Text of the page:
So I read here nimbus was a well-recommended host but I really didn't care for the presale experience so nimbushosting is officially off my list. Here are my 5 choices for a host. Will these be good for my Xenforo forum with about 300,000 posts and 900 members? 1. Big Brain Global 2. Wiredtree 3. TMZVPS 4. Solid Shell Security 5. Stablehost Anyone have any experience or knowledge of these 5? Which would you go for
They both have an extremely good reputation in the industry. I would consider them hands down the best managed VPS providers out there. The others...not so much. Of course, you are going to pay a higher amount for that level of service.
I have never personally used WiredTree, but our company used Knownhost for 6-ish years to host a few of our smaller DNS servers (we wanted them on separate networks than our actual servers, for obvious reasons), and really had no issues ever.
If you want more specific reviews, go to webhostingtalk.com. You can do some serious reviewing of all the companies on your list.
I have used Wiredtree a few years ago, had a dedicated server from them and their support was excellent. I have never used their VPS. Also have a look at a2hosting as they offer SSD option (not sure if wiredtree does) and they will also set up opcode cache for you if you ask them to. I havent personally used a2hosting.
Check out the resources that http://linode.com provides. Their service and quality can't be beat. I have been with them since 2009. On a regular basis, they upgrade a customers accounts to include additional resources as their costs decrease. I have tried others but IMHO, linode.com can't be beat.
Wouldn't recommend. You can't really call whatever they offer a VPS since the CPU is shared between all users. I've been there without any website and the load was around 1.0+ in my cPanel without even uploading a single file to the server.
I know its not on your list but Futurehosting have been excelent for us -they are a large provide, very widely respected and have a number of locations. We're using their Washington location, having moved away from a managed VPS at HostDime last year. Cant fault the service - support responds within a minute or two, never had any downtime, etc.
Oh and they use KSplice - if your VPS host (or even normal host) isn't using it these days, don't bother. Ksplice lets them do kernel updated without rebooting. If a host isn't using Kspice, and are keeping their servers up to date and secure, you're looking at a reboot at least once a month - so basically if your hosting provider does not use Ksplice, and is not rebooting at least once a month, you're running on an old kernel (with potential security consequences).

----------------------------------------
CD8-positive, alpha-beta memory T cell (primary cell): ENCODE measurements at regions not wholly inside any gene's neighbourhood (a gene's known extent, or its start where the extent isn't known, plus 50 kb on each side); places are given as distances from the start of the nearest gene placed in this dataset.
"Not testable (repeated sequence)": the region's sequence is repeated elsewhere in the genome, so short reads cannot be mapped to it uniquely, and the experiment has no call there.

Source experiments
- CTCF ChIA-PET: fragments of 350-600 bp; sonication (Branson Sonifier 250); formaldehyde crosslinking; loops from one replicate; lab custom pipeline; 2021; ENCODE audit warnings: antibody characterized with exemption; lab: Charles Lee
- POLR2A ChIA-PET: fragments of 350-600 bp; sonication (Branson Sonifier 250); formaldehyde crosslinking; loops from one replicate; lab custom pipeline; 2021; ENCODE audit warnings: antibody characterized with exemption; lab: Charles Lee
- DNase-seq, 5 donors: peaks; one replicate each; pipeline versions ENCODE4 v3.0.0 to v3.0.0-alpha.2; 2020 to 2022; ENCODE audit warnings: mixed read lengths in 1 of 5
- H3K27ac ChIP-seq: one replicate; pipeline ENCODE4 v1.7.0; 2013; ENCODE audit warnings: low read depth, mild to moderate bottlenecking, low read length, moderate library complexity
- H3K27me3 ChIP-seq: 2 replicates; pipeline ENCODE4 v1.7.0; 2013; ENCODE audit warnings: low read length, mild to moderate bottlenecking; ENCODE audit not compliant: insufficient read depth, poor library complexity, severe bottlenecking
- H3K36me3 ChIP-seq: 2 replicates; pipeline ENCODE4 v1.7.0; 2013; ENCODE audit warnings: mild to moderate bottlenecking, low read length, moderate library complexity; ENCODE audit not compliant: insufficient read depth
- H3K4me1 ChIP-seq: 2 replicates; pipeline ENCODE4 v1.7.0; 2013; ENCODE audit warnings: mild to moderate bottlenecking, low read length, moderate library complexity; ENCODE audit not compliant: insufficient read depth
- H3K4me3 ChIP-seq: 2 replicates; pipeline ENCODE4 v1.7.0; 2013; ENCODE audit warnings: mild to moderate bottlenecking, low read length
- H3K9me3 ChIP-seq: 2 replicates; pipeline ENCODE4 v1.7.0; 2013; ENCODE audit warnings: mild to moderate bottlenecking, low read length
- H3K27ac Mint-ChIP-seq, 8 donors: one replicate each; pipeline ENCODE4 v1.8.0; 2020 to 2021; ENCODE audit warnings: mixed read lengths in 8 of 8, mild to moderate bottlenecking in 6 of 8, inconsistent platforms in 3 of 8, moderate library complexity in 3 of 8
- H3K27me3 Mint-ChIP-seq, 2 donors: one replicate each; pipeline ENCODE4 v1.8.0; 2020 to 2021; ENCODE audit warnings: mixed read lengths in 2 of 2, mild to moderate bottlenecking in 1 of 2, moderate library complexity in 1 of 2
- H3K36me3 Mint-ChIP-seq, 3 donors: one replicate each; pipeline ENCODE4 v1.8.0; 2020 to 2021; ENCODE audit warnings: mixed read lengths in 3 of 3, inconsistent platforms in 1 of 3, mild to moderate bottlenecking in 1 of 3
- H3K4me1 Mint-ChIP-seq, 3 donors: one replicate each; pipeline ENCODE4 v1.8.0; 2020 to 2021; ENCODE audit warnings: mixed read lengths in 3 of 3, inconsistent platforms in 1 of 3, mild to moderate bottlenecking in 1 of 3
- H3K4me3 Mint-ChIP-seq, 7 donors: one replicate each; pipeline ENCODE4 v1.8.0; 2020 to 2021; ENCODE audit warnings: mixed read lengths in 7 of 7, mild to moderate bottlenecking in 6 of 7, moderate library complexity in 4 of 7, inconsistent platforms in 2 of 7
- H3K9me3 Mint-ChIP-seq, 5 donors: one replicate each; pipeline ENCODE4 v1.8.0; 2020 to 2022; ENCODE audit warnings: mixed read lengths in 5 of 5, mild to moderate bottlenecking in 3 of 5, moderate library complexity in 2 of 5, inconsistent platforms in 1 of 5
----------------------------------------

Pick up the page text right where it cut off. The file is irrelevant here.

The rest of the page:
Other than that - avoid small/piddly little hosts or hosts that specialize in just forums - they rarely last more than a year or two before either going bust or being sold off due to the owner losing interest (as an example, try to find a provider who specialises in just vBulletin, that is over 18 months old!).
A lot of people make the mistake of somehow thinking that a VPS is not a shared environment. It most certainly is, and accordingly, CPU is shared, disk i/o is shared, etc. If you need dedicated resources, you need to get a dedicated server.
Anyone who knows...well...anything, about VPS technology would know thats a crazy statement. He's implying that a "real" vps gets its own dedicated CPU.
Lets set a few things straight for those who arent fully versed on what a VPS is:
1 - There are two main types of VPS offerings. One uses system-level virtualization (OpenVZ & Virtuozzo), the others use para-virtualization (e.g KVM and Xen).
2. System-Level virtualization provides slightly more in the way of CPU power due to lower overheads, however its considered to be second rate due to it not being 'real virtualization...its essentially 'virtual-virtualization' in that the individual VPS files simply reside in a directory on a server, and the server essentially emulates another operating system. The other big issue here is that most hosts using this will oversell to the hills, hence why its so cheap.
3. Para-virtualization gives you full isolation and works at a hardware level, it essentially splits the resources up, and doesn't allow overselling quite so easily, and generally degrades the system a lot, so not many hosts bother. Para also has the benefit of working with both *nix and Windows operating systems due to it being completely isolated.
So to clarify:
No VPS gets a 'dedicated' CPU, you either get a allocation and limit, or a fixed allocation of CPU resources. You can set a VPS account to have its own core(s), however if you were to seriously allocate an entire CPU, the server would have a maximum of 4 clients, and cost tens of thousands of dollars - so nobody does it.